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Next Meeting, 19th March: ‘A History of Woodsmoor’ - Sue Bailey
A drone flight over the structure,from YouTube. The Aqueduct was designed and built by Benjamin Outram, Consultant Engineer for the Peak Forest Canal and the Resident Engineer, Thomas Brown, of Disley. Outram, from Alfreton in Derbyshire, was an outstanding Engineer of his time and was involved in the construction of many canals including the Manchester, Bolton and Bury, the Ashton and the Huddersfield Narrow. Thomas Brown, over thirty years later, was also Resident Engineer on the Macclesfield Canal...... read more
What's in a name ?
What’s in a name? Well, quite a lot if your name is Miss Jane Marple, Agatha Christie’s eponymous heroine. The star of 12 crime novels and 20 short stories, local folklore believed that Agatha Christie’s amateur sleuth was named after Marple station because the author passed through it on one occasion. This is not true but the station does figure prominently in the actual story. In July 2015 the station celebrated its 150th anniversary (coincidentally, the 125th anniversary of Agatha’s birth) and her grandson Mathew Prichard was invited to Marple. He brought with him a letter written by his grandmother to a Miss Marple fan, explaining how she came by the name.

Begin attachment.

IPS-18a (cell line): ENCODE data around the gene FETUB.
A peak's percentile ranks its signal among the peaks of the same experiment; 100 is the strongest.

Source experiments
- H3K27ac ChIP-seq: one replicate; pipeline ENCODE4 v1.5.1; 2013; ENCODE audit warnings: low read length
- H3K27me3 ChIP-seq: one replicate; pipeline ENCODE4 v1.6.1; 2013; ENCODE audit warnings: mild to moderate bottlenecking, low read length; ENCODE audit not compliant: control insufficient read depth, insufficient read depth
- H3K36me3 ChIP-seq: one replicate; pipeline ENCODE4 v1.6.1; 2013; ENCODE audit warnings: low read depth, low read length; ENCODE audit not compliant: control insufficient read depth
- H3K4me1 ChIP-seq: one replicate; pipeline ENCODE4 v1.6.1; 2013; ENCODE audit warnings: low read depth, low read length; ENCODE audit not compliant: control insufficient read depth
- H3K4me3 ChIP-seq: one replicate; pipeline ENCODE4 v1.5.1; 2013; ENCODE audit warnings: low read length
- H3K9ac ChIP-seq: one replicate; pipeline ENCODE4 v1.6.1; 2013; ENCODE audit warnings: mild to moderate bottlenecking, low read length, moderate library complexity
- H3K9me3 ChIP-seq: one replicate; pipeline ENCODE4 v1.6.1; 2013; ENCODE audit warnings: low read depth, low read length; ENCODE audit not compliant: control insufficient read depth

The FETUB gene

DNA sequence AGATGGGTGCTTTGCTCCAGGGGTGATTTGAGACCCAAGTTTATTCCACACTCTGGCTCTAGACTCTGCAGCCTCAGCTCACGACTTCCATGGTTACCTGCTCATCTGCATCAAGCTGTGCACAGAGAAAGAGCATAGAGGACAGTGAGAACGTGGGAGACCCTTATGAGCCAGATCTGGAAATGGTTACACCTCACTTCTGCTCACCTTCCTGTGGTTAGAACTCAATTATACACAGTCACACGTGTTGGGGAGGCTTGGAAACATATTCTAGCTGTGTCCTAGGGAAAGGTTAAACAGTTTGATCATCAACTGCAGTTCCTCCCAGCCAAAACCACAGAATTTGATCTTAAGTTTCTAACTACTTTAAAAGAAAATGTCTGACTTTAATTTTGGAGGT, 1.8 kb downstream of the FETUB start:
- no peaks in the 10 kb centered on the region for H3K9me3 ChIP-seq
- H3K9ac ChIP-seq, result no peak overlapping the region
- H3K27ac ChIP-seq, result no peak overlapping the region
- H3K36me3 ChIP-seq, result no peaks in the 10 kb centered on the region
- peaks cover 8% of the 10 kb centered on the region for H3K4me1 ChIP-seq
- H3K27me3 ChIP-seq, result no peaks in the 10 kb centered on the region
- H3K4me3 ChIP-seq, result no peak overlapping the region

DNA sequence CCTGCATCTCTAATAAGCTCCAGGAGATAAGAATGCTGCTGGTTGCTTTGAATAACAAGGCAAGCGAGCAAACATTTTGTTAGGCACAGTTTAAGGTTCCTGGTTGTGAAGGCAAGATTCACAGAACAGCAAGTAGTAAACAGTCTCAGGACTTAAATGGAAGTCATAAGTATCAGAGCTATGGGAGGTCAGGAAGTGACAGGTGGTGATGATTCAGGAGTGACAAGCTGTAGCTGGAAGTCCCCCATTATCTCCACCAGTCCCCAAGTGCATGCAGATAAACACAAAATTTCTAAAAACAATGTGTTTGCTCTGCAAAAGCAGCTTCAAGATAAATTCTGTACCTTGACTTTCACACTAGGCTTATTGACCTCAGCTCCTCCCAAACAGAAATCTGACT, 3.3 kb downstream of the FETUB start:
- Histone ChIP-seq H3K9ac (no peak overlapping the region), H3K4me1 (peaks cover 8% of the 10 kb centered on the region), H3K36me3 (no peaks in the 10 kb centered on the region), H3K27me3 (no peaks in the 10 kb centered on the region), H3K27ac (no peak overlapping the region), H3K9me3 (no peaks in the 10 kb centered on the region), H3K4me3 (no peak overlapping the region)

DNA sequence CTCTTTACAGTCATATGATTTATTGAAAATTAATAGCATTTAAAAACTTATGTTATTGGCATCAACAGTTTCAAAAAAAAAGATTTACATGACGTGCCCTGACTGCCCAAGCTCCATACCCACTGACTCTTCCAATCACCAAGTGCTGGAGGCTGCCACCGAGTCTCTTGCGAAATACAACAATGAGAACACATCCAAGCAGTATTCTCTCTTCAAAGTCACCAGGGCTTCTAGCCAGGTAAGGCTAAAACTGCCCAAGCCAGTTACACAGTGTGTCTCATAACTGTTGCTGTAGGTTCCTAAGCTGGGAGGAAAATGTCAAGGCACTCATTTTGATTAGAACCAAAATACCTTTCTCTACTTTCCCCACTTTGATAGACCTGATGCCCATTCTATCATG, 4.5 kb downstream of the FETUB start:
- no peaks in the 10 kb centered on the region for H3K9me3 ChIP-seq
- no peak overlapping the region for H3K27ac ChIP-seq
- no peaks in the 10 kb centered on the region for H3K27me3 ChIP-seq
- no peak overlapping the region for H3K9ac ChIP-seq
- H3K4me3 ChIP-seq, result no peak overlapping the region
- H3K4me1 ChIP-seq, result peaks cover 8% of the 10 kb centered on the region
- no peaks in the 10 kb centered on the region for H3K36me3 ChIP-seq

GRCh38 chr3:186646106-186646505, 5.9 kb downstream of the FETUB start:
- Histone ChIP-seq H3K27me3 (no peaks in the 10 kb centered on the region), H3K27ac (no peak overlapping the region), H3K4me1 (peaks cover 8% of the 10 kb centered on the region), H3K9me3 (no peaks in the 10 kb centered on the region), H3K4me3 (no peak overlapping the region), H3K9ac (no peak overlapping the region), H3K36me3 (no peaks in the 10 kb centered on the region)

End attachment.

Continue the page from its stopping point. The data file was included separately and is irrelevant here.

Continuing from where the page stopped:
Sue Bailey - ‘A History of Woodsmoor’ - Monday 19th March
Woodsmoor is a little known area situated just one mile south east of Stockport. As Sue Bailey’s talk will show, its appearance today - one of roads lined with houses -belies its long and interesting history. Originally a part of the Bramhall Manorial estate, records show that Woodsmoor was first settled in the 16th and 17th century by tenant farmers. While Stockport grew as an industrial town in the 18th and 19th centuries, Woodsmoor remained exactly as it had been in the late 17th century. It wasn’t until 1895 that the houses started to arrive - the most notable of which was the ‘Black and White Bungalow’ shown here. Sue’s interviews with older local residents revealed their memories of interesting events that took place in Woodsmoor in the last century. All of this, put together in her book ‘A History of Woodsmoor’, shows that even the most ordinary of places has a story to tell.